David Mello creates the company he keeps — and he keeps plenty.
His house guests come with their own personalities: happy, sad, stoic, tortured, strong, confused, defeated, to name a few. But you can't figure all that out based on their voices or their bodies because they have neither. When you're a mask, the only tool you have to tell your story is the face the artist gives you.
"It's always been with me," Mello says. "I've always loved the idea of changing your appearance, the disguise, becoming something else. But to me, it's more about revealing rather than hiding."
For 30 years, Mello also has created masks for Bristol Community College theater students to use on stage. He says he is always amazed by the transformations he sees.
"The masks give a sense of freedom, the ability to become more than what you are and discover parts of yourself you didn't know you had," he says. "Masks let you do all of that."
"I love to take a character and then give them their own life," Mello says. "They all have two eyes, a nose, a mouth, yet by tweaking the shapes of the objects — the curve of the lip, the indenture of the eyes — you make a major difference. No two are alike. There's so much expression."
"As wonderful as it is to sell a piece, the thing I love most about being an artist is getting to show my work, share my thoughts and see people's reactions," Mello says.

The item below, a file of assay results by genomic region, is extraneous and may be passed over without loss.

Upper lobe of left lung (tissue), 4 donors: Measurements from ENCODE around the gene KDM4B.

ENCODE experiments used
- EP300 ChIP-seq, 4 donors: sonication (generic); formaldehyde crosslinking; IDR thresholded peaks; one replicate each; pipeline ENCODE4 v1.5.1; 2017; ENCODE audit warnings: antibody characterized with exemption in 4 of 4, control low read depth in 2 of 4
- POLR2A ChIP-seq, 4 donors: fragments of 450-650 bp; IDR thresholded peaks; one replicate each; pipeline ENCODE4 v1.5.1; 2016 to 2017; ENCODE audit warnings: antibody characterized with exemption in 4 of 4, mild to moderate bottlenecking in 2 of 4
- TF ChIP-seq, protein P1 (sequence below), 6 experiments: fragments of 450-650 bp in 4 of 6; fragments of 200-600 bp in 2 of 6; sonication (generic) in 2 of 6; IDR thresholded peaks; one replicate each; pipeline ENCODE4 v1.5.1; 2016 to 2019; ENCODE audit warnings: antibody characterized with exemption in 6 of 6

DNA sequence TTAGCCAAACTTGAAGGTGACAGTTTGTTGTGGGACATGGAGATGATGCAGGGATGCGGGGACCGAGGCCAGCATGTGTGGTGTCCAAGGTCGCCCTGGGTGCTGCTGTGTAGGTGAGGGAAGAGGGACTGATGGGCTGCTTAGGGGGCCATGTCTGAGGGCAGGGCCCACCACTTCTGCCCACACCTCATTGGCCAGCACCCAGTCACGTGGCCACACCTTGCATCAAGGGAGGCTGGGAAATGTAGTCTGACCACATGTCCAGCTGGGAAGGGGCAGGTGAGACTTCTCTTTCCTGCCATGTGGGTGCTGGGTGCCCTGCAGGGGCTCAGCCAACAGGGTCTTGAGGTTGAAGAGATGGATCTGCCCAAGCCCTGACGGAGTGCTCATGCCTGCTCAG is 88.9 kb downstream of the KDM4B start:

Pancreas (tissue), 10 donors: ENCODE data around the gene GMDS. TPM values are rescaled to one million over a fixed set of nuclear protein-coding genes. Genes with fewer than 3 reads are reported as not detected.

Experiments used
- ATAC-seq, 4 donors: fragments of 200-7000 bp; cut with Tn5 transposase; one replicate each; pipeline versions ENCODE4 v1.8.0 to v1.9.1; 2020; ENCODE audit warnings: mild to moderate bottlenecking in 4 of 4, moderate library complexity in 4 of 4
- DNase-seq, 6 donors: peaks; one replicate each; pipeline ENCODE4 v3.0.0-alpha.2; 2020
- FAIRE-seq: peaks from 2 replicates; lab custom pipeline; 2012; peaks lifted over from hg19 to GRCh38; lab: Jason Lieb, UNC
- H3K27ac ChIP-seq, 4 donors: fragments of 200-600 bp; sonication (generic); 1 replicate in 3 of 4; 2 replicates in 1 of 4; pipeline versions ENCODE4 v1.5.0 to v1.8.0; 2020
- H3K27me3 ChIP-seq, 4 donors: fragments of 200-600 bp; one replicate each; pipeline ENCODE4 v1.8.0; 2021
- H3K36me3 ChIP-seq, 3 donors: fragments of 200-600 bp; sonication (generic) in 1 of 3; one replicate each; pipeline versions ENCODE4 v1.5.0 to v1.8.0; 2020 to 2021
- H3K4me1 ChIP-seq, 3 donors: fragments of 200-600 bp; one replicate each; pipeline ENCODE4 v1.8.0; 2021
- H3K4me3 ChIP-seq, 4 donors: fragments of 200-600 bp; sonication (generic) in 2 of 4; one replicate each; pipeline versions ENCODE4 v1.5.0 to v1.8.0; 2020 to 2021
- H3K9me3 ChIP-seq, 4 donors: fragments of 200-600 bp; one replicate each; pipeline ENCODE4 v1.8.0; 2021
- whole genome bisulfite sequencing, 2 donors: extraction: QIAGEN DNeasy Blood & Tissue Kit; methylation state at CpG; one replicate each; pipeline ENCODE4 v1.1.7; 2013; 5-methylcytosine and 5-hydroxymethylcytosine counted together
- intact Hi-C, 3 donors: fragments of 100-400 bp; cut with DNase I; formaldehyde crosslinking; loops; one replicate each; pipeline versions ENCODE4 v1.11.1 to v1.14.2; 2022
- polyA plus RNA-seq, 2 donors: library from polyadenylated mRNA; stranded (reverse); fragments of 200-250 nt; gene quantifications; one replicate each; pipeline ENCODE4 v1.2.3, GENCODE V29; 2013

"Fall River is where I grew up, my home, so it's a pleasure to display my work here, where people can see it."
Mello, a 1983 graduate of Southeastern Massachusetts University (now UMass Dartmouth), says some masks pose bigger challenges than others and take longer to complete. He says he keeps a sketch pad by his bed in case ideas come late at night.
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Plaster, wood, metal and a horseshoe crab shell are among the canvases Mello uses to craft three-dimensional faces, a talent sparked by his earliest memories of Halloween in Fall River.
"I'm a librarian by profession, but I'm an artist first," Mello says. "It's something that's in my blood."
Mello occasionally finds ways to work his art into his full-time job as children's librarian at Fall River Public Library, where he has worked for 30 years. An annual performance of "The Dragon Gate," an ancient folktale, stars shadow puppets Mello created.
The artist's work most recently appeared on stage in Little Theatre of Fall River's production of "The Wizard of Oz." Mello says the wizard mask, measuring 7 feet by 7 feet, is the largest mask he has ever created.
The ideas do come, but Mello says he doesn't always understand where they come from or why. He has questions, but he tries not to let them get in the way of the work.
"I go with the flow," he says. "It's all a part of the mystery. Maybe someday I will know."
The words are from a story written by Phil Devitt, editor for the Fall River Spirit
These are some performance masks designed by David Mello for the children's show, The Little Mermaid, which premiered April 25-28 of this year at Bristol Community College.